Synopsis: We Need To Talk About Kevin by Lionel Shriver is a series of letters written by Eva to her husband Franklin about their son Kevin. She writes about her visits to see Kevin in prison after he murdered fellow students, a teacher and a cafeteria worker in the gym of their school. The reader is given an insight into Eva’s mind with the story of Kevin’s upbringing and the time leading up to this event being told through her eyes.
My thoughts: I’ll warn you this is not the book for you if you are looking for a quick read. It took me a lot longer than a book of its length would normally take and it was a difficult book to get into. I decided to persevere as I had heard many good reviews and I am glad I did because it turned out to be a very interesting and thought-inducing read. Normally, when I read a book I feel disinclined to carry on reading when I find the characters to be unlikable and Eva is definitely that however the story made me want to read on. Having Eva presented this way as selfish and pessimistic works for the story, it creates questions for the reader as to the effects this had upon Kevin and makes us question whether her accounts of Kevin’s actions and the intentions behind them are bias because of her outlook. Kevin is an interesting character too, there is a sense of frustration that we are never able to see inside his head except what he has told Eva which wills the reader to continue reading in hopes that their questions will be answered. I was also impressed by the twist towards the end it was not something that I had personally guessed which I always find pleasing in a book as it gives a sudden change to the tone of the novel. The book itself is very well written, using articulate and intricate language. I would have to read another of Shriver’s books to see whether this is her writing style or whether this was the voice she chose to give to Eva. The voice does work well; Eva herself is a travel writer and very passionate about it so it would make sense for her writing style to be this way. Not only this but she is an arrogant character and so such a tone makes it seem like she is intending to show off how educated she is. The only downside to this is that it made it difficult to understand at times and so slowed down the reading of the book but then again allowing yourself more time to read this book will allow for you to really think. After speaking to my own mum about this book, I realised being a mother would definitely mean you have a different perceptive on this book as you would be able to more understand the difficulties a mother goes through with her children. Perhaps I would read it again if I ever had children of my own and see how my views towards it change. The book itself opens up much discussion as you are left with unanswered questions that force you to come to your own conclusions.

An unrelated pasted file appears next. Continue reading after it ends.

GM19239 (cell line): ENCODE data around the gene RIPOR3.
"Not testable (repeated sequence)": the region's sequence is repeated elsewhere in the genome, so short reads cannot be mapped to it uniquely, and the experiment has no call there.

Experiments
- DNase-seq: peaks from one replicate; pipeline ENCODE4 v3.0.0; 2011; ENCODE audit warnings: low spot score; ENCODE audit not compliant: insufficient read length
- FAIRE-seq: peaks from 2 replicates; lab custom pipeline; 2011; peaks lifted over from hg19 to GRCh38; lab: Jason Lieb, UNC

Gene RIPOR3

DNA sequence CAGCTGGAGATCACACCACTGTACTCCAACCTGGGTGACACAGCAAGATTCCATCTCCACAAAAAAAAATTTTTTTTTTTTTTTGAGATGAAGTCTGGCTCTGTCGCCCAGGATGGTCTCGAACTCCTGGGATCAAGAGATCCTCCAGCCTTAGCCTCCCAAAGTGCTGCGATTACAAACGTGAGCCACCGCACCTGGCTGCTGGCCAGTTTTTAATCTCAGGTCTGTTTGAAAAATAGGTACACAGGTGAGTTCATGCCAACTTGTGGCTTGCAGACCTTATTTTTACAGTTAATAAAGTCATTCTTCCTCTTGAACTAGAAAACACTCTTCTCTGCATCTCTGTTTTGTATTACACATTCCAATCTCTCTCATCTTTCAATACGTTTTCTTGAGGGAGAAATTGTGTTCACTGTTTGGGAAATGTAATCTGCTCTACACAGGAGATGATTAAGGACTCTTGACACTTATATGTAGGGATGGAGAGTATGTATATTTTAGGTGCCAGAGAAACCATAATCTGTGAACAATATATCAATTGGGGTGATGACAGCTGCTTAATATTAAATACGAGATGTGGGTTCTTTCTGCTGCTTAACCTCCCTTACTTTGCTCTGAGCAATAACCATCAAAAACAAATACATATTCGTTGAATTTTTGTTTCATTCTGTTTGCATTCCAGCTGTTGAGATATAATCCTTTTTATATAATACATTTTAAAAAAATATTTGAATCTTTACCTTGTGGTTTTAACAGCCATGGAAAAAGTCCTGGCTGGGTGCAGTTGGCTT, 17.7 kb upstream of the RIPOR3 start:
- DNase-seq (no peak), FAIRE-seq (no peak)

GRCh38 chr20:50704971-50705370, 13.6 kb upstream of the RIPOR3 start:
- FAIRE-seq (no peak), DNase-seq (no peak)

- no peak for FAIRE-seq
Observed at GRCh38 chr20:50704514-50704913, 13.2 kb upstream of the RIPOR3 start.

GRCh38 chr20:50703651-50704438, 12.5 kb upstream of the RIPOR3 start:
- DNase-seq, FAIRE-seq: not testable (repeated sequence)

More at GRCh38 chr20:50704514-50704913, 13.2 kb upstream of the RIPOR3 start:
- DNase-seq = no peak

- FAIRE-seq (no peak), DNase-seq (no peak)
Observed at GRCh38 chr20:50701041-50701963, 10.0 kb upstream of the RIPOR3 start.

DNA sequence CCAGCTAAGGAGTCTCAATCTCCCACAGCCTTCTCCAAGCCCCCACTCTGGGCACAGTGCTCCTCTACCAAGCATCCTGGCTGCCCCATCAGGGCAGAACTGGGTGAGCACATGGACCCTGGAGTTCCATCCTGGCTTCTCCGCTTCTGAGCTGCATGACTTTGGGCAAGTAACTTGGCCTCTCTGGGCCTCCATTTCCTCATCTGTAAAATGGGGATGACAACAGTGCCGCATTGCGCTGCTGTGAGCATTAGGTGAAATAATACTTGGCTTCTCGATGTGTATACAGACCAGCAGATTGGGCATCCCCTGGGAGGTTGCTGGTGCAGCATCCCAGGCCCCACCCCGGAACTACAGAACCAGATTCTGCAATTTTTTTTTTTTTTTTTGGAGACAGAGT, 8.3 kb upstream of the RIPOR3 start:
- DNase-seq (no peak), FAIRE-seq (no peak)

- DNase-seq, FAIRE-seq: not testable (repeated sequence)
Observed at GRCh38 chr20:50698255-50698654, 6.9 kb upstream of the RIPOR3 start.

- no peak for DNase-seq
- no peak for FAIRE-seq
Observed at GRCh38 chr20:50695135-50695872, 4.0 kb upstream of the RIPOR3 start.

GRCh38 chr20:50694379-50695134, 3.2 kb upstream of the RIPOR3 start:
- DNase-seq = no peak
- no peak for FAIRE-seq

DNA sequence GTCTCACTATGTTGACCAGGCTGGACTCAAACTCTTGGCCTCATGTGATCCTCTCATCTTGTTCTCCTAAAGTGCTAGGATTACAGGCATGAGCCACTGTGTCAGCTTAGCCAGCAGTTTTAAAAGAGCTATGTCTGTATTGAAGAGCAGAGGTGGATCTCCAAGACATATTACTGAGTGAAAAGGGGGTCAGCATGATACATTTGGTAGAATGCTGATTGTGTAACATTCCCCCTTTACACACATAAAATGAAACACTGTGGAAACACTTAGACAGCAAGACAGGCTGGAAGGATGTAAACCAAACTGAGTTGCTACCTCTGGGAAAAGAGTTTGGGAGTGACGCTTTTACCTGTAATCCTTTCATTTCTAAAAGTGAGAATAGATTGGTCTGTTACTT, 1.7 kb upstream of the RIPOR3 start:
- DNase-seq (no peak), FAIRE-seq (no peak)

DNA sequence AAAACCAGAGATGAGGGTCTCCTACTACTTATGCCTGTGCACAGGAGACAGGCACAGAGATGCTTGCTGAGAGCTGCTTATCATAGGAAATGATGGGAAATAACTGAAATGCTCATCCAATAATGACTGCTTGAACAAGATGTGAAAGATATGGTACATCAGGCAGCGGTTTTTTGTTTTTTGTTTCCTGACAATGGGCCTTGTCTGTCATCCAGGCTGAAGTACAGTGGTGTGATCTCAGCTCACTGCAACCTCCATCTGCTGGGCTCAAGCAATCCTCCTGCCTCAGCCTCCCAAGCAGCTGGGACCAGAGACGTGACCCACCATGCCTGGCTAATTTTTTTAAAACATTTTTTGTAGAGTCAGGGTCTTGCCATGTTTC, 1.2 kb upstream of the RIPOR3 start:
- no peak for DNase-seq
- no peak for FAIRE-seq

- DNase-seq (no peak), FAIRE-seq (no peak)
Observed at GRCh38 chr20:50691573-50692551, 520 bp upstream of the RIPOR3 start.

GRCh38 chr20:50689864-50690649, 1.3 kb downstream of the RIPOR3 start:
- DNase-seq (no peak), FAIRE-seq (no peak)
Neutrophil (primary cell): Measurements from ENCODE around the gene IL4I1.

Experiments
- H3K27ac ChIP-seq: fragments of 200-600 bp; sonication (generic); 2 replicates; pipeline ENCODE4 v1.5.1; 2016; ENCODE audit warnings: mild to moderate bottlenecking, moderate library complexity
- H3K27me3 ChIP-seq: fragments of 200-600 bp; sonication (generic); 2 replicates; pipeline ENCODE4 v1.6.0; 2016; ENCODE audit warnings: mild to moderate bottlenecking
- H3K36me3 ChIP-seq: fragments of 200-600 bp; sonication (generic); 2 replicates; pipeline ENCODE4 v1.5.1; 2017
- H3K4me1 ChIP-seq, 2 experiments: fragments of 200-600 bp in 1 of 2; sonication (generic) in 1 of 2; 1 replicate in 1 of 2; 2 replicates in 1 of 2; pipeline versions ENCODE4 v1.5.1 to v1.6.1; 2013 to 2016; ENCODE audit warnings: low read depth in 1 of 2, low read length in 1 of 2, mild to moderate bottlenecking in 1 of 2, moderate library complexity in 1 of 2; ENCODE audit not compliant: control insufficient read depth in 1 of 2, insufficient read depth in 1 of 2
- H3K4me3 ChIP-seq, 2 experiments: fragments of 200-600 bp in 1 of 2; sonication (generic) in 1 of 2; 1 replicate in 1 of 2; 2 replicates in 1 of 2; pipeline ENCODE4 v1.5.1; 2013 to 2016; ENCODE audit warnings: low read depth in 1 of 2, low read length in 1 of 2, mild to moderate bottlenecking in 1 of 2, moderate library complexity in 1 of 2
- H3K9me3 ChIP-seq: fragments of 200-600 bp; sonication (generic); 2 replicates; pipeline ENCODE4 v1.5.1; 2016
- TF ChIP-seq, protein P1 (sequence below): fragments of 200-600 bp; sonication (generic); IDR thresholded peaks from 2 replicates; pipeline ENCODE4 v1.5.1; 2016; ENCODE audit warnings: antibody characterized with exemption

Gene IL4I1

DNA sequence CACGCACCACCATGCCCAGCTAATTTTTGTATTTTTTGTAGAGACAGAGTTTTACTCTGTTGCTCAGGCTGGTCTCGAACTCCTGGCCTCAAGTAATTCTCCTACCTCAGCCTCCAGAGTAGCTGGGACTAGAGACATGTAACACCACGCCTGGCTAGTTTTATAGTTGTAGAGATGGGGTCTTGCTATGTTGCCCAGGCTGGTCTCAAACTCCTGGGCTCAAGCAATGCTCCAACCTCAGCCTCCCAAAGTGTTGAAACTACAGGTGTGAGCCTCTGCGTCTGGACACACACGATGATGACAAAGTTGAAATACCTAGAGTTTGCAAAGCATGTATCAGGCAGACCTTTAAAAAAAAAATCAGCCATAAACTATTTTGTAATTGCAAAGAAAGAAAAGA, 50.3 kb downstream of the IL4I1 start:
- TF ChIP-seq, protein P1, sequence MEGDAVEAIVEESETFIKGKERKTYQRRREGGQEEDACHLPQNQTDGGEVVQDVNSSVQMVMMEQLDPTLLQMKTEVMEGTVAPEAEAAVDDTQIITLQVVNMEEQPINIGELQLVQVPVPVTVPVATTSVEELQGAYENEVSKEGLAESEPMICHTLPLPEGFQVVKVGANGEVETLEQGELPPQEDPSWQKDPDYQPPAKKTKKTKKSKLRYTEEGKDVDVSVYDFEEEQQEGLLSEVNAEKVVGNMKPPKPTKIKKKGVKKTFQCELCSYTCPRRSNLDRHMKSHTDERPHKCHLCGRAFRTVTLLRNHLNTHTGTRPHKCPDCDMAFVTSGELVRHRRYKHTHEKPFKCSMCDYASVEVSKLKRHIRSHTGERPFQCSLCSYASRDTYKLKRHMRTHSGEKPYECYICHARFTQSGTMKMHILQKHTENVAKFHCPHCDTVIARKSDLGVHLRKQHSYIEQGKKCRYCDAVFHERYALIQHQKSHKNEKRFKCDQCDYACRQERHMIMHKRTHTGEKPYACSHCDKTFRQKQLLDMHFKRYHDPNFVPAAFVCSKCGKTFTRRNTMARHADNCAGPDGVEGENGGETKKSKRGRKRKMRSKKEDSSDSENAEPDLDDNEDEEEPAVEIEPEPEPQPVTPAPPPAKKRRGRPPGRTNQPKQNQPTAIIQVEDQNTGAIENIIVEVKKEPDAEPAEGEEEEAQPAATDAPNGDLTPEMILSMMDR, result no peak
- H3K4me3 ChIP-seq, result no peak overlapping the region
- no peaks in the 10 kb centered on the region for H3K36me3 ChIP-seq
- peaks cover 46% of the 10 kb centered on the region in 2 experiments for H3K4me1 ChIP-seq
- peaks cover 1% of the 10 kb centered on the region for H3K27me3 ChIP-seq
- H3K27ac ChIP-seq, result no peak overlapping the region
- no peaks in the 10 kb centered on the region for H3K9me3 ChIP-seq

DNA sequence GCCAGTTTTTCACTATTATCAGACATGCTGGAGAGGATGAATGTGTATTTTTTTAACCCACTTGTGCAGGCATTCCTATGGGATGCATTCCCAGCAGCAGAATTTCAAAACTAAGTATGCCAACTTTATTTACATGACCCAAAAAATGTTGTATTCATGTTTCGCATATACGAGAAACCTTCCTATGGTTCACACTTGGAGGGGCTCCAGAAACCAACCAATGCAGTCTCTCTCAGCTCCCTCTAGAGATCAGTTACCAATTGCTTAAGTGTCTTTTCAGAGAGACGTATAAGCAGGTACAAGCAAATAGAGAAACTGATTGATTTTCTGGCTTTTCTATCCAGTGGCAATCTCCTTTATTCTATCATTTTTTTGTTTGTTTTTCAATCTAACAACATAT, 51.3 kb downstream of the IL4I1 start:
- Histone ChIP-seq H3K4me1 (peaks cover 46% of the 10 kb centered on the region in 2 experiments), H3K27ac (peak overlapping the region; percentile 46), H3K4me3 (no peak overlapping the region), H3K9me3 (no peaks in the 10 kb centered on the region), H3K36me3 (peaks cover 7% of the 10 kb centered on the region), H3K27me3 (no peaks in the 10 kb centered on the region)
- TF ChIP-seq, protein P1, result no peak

Would I recommend? Overall, I feel it is an important book to read as it gives a new perspective on life and allows the reader to contend with the ideas of nature vs nurture. I would definitely recommend this book as it different to anything I have read before and I see it sticking with me for a long time to come. The only reason I gave it four stars instead of five is because it was very difficult to get into at first!
Up next… Blood Orange by Harriet Tyce
Keep up with what I’m reading: goodreads.com/studentlifeandbeyond